“Too often, it’s driven by what a vendor brings to them or by seeing an item at a competitor and copying,” he says. “Better data on consumer trends, basket analysis and item movement is helping to drive better decisions.”
Brian Numainville, a principal with Lake Success, New York-based Retail Feedback Group, draws on the Food Marketing Institute’s “2018 Power of Foodservice at Retail” report in citing three strategies for retailers to consider when they make their stocking decisions.
The first strategy, Numainville says, focuses on “perfecting the basics” —blending the need for mainstream, premium and value options as a way to replace restaurant meals while also considering items needed for those who want a convenient way to cook from scratch or make snacks.
Another strategy — “balancing performance” —centers on providing shoppers with choices by cross-promoting items that go together. That often results in mixing items that are already made with items that engage the shopper in assembling the meal.
Thirdly, “building incrementally” revolves around developing a range of offerings that cover many of the different bases of shopper types in a given market. Some shoppers, for instance, Numainville says, are convenience-oriented. Others are nutrition-focused, others want to stay up with the latest trends, etc.
“All of these strategies can be considered in determining what instore deli and prepared departments carry,” Numainville says.
Digital, brick-and-mortar…or both?
The advent of online shopping and retailers scampering to keep up with Amazon and other e-commerce specialists has had a profound impact on how instore and other retail grocery departments are stocked.
“Freshness and integrity of the product” play a big role in how Bi-Rite determines what gets sold instore and online or instore only, Rose says. In prepared foods, sandwiches are a prime example. “We offer our cold sandwiches for online sales, but not our hot sandwiches,” Rose says. “The hot sandwiches are meant to be made and enjoyed immediately.”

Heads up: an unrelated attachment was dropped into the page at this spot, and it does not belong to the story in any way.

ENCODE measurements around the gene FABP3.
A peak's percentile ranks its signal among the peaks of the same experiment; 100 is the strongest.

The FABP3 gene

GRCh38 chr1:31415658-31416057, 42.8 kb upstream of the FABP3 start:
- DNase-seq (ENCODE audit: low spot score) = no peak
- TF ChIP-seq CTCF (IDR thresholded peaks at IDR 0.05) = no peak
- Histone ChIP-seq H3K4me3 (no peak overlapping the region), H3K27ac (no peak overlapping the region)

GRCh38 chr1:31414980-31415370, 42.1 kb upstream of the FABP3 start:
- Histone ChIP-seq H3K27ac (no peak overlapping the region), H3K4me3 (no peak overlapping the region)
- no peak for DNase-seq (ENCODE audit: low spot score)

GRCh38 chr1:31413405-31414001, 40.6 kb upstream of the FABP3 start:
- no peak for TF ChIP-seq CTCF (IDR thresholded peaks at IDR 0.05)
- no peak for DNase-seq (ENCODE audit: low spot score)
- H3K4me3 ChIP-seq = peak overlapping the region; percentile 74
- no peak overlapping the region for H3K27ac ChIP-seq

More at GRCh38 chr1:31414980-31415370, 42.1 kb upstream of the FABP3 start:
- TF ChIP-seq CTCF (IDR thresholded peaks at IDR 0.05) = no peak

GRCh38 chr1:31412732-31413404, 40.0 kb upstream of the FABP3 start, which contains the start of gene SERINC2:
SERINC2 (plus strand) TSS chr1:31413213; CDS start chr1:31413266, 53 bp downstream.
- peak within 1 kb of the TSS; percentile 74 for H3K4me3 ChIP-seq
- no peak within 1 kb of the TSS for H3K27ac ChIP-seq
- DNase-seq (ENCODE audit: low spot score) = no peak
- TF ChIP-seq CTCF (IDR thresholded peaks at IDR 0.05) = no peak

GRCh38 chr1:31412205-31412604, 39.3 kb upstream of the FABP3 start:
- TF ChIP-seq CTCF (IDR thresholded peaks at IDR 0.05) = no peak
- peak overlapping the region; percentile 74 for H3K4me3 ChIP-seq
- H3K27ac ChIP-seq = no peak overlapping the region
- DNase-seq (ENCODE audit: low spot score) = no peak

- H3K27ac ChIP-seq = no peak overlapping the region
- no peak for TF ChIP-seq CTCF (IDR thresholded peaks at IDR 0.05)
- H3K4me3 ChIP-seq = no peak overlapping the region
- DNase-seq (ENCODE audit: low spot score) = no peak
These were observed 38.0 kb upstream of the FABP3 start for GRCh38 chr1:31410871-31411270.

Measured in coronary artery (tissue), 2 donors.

The analytical possibilities offered by online can be profound. Bi-Rite, Rose says, tracks its online sales extremely closely to see what’s trending and why it’s trending.
Typically, retailers who offer products online will offer those same products in their physical stores, Bishop says. “Moving online has the benefit of expanding sales because now you have access to people at a distance, too,” he says.
For instore delis and bakeries, the advantages of going online can be even more acute, Bishop says. Retailers, for instance, who carry signature items can find a relatively easy way to expand their market shares. “Take Dorothy Lane Market’s Killer Brownies,” Bishop says, citing the instore bakery star of the Dayton, Ohio-based retail chain. “They probably sell more online than they do in their stores.”
Online offers a great opportunity for retailers to extend their assortment without adding duplicative or slow-moving inventory instore, says Stern, who refers to online as “the endless aisle.”
“Although we’re in the early stages of managing these activities, it allows for more efficiency instore and better service to the consumer,” he says.
You can’t assume, Bishop says, that people will shop differently online than they do in the store. Many consumers buy the same things online as they do when they take the time to visit an actual store.
That said, there are certainly opportunities for retailers to capitalize on the instore experience even in the digital age. In some brick-and-mortar produce departments, for example, you might see a display of 12 different peppers, artfully displayed and popping with multiple colors.